- Associate Hiring. The cutback in hiring first-years continues. This will eventually create a generation gap that will affect future management and client responsibility succession.
- Lateral Partners. Various surveys and reports indicate that firms will continue to recruit laterals because the firms’ number one strategy is to generate revenue, and the quickest path is to recruit partners with a substantial book of business. But we repeat the question asked above: Haven’t these firms heard about Dewey & LeBoeuf?
- Integrating Laterals. Despite the continuing trend to hire laterals, few firms have programs to integrate them. This is true even in MidLaw and SmallLaw firms that do not hire first- or second-year associates but recruit third- and fourth-years.
- Staff and Contract Attorneys. BigLaw and MidLaw firms continue to increase their percentage of staff and contract attorneys. In a few firms, certain contract attorneys are considered for equity partnership if they are in major, higher-revenue practice areas.
- Mandatory Retirement. Because some senior partners want to–or need to–continue practicing, and also because of the NLRB’s suit several years ago, a number of firms have either dropped or are not enforcing their mandatory retirement policies. This is reducing the “generational turnover” needed for both management and client responsibility succession. In view of this, some firms are offering retirement incentives or asking more senior partners to submit a personal business plan that addresses both retirement and succession.
- Gender Gap. It continues. According to the National Association of Women Lawyers, women still account for only 15 percent of equity partners, 26 percent of non-equity partners and 46 percent of associates.
- Non-equity Partnership. The number of firms offering NEP may have declined a little. One reason could be the substantial retirement incentives a few have offered.
- Pro Bono. New York recently became the first state to require law school graduates to perform 50 hours of pro bono work before they can be admitted to the bar. This benefits both the lawyers and their eventual employers, as well as the entire legal profession.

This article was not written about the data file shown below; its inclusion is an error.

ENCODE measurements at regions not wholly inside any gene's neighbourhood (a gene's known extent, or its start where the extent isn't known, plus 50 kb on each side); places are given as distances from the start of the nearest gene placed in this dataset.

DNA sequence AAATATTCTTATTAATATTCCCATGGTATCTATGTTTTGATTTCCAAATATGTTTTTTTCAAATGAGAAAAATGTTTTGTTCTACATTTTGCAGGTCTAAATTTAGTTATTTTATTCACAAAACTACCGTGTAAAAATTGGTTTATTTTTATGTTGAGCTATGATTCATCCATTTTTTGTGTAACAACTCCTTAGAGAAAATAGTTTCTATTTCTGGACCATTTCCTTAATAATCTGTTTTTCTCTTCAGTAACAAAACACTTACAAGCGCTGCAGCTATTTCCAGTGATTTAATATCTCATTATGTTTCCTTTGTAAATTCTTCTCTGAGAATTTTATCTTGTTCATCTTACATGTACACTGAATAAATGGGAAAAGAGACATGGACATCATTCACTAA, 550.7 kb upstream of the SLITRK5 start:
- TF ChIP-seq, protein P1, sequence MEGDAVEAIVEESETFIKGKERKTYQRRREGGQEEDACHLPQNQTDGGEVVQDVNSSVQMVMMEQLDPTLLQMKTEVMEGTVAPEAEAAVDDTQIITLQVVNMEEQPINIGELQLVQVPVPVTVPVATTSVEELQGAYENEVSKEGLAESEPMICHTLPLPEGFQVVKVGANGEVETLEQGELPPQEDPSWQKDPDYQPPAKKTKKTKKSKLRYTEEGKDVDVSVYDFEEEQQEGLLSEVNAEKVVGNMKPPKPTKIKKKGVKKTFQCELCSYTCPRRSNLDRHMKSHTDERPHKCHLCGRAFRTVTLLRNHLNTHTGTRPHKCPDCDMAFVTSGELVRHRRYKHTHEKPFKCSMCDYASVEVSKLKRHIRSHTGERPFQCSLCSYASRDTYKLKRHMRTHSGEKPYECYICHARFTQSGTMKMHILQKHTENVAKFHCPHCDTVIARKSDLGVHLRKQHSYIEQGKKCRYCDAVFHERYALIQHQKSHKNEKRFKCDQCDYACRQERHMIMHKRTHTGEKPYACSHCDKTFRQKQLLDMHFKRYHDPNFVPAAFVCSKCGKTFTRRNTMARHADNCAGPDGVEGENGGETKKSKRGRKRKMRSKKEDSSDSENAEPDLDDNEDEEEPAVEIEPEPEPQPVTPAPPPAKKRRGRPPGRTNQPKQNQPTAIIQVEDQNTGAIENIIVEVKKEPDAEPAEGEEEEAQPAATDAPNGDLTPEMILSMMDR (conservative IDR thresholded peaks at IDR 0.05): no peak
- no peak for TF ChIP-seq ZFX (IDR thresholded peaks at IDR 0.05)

- Backlash on Charges. In addition to their backlash on fees, clients are objecting to firms’ charges for such items as legal research, photocopying, faxes and lawyer meals. They regard these as normal overhead and part of the cost of doing business.
- Non-lawyer Managers. For years, larger firms have had practice group administrators. Now a number of firms are hiring non-lawyers with business background to manage practice groups so the lawyers can focus on client work and relationships.
- Emergency/Disaster Plans. As discussed in our November Legal Communique, Hurricane Sandy confirmed that law firms need to have disaster plans. Unfortunately, some did not and others found their plans were inadequate.
- Pfizer Legal Alliance. It was initiated three years ago. Will it become a model?
- Shrinking Market? Although MidLaw and SmallLaw firms are generally doing well, many BigLaw firms are confronted with flat or lower revenues, declines in partner billable hours and, despite cost-cutting initiatives, increasing expenses. Gretta Rusanow, a senior client advisor with Citi Private Bank’s law firm group, says, “There is a shrinking market for legal services.”
- Our Perspective. Yes, many large clients will be keeping more legal work in-house, and both the number and type of alternative legal service providers will continue to increase. Our take on the total legal market, however, is that it will grow but will also become more segmented, with some of the less-innovative firms falling by the wayside.
Bob Denney is President of Robert Denney Associates, Inc., which provides strategic management and marketing counsel to law firms, companies and non-profit organizations throughout the United States.